Grassroots Action Since November’s Election

One of our challenges in achieving people-driven reform is reaching people more often than every four years. Recently, someone asked me what I have been doing since the 2016 election. I’m happy to say that I have been part of a local, grassroots reawakening that is already changing communities for the better.

As a leader in the Cuyahoga County Progressive Caucus, I have helped organize people around regional, state and national issues which directly impact life in Lakewood.

  • CCPC played a big part in the fight for a $15 minimum wage in Cleveland—where many Lakewood residents work—and we’re continuing this campaign for better pay. We also worked toward the welcome return of transit to Public Square, helping out commuters and restoring the safe traffic flow that left-turn travel around the square made needlessly riskier.
  • We have lobbied Ohio’s legislature to increase transit, health and other local funding that has faced repeated cuts, hurting Lakewood and other cities. CCPC recently helped organize two buses’ worth of local residents to address legislators face to face in Columbus.
  • Caucus members are working to stop county government from handing out more public money for Quicken Loans Arena, and to secure more funding for real priorities like mental health and addiction. Like other local communities, Lakewood has been hit hard by the opiate crisis.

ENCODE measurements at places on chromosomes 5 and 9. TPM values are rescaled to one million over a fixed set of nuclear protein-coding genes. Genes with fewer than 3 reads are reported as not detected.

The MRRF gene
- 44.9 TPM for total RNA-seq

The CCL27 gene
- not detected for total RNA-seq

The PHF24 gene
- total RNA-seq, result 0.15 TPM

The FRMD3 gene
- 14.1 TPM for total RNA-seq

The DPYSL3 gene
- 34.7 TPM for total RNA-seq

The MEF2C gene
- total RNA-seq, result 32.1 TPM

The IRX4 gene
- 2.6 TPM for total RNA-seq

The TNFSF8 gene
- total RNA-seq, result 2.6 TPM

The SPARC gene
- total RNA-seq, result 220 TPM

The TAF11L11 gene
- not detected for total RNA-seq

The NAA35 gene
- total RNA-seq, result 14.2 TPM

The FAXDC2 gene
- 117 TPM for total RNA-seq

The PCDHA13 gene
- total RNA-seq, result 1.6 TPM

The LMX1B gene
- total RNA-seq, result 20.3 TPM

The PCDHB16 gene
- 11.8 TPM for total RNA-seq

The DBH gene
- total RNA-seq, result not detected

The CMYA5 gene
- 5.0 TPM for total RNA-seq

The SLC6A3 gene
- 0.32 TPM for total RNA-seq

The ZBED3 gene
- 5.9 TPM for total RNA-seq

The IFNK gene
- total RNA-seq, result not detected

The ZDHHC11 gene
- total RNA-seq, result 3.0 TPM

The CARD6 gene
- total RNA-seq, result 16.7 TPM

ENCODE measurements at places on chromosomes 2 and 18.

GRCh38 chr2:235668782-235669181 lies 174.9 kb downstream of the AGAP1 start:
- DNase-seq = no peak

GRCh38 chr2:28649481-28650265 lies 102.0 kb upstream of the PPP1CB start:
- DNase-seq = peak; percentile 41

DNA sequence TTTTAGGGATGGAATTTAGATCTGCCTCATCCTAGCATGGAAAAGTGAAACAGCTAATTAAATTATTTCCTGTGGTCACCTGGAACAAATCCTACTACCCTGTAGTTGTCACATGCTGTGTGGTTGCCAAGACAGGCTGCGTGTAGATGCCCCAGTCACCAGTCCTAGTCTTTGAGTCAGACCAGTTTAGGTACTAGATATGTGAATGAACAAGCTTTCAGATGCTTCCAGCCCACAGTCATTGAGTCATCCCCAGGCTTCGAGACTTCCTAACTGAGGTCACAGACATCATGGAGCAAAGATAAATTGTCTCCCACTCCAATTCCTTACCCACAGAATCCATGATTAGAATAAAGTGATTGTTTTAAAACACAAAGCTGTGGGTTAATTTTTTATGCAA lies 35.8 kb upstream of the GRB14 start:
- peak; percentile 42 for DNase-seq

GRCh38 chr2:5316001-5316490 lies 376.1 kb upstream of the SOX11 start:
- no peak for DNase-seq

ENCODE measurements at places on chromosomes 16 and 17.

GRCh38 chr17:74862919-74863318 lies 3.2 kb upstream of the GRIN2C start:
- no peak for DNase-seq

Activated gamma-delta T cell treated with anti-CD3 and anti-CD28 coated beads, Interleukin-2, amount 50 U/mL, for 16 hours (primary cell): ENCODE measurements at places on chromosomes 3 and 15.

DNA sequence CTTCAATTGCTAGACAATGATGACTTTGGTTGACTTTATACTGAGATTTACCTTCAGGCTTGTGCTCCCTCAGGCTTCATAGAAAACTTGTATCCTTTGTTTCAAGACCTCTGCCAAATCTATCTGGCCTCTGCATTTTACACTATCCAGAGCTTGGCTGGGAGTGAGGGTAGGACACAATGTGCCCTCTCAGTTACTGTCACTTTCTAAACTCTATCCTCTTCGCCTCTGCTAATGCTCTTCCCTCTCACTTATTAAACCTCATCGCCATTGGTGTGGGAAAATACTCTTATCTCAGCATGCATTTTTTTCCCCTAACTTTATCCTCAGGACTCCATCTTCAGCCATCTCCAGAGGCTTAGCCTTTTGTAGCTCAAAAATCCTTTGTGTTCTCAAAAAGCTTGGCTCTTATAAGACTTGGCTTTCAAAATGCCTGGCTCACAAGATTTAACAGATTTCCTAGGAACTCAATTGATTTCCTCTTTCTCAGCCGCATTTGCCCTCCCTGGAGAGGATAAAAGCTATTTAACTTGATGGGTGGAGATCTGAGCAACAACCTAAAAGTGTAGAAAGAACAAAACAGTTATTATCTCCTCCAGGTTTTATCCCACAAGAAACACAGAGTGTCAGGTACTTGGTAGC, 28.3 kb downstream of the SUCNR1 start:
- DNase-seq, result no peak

• We support Representative Marcy Kaptur’s efforts for important, common-sense banking reforms.
  • We joined organizations throughout Ohio to flood Senator Rob Portman’s office with calls, letters and personal visits, to protect Medicaid expansion and other healthcare reforms. Through local activism, voters successfully encouraged Portman and other legislators to distance themselves from Trumpcare.
  • CCPC partnered with Council on American-Islamic Relations (CAIR) and the Islamic Center of Cleveland to provide tours at two local mosques. Over 1,000 people have attended so far, helping residents of Lakewood and other diversifying communities get to know one another.

The next step for CCPC and other reformers is to go beyond protesting and lobbying elected leaders, and to offer new options from the local level on up. Local governments have the most-direct impact on everyday people, and should be the most responsive. I’m running for Lakewood city council to deliver on that ideal.